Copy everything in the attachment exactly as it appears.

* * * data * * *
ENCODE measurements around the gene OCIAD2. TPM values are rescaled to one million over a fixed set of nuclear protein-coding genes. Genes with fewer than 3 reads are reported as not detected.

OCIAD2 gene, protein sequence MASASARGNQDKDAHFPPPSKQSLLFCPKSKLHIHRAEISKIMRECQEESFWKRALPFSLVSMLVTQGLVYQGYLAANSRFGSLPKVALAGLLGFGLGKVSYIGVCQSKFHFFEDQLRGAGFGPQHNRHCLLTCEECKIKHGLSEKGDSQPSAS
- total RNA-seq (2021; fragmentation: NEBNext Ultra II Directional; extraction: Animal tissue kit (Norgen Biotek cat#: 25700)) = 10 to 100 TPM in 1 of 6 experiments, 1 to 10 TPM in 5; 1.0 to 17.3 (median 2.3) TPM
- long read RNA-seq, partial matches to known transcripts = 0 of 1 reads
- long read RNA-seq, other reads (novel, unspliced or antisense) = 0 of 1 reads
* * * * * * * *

ENCODE measurements around the gene OCIAD2. TPM values are rescaled to one million over a fixed set of nuclear protein-coding genes. Genes with fewer than 3 reads are reported as not detected.

OCIAD2 gene, protein sequence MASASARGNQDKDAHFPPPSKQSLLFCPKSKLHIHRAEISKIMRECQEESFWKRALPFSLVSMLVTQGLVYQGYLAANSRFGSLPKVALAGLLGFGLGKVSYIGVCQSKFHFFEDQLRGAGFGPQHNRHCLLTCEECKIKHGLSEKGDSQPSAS
- total RNA-seq (2021; fragmentation: NEBNext Ultra II Directional; extraction: Animal tissue kit (Norgen Biotek cat#: 25700)) = 10 to 100 TPM in 1 of 6 experiments, 1 to 10 TPM in 5; 1.0 to 17.3 (median 2.3) TPM
- long read RNA-seq, partial matches to known transcripts = 0 of 1 reads
- long read RNA-seq, other reads (novel, unspliced or antisense) = 0 of 1 reads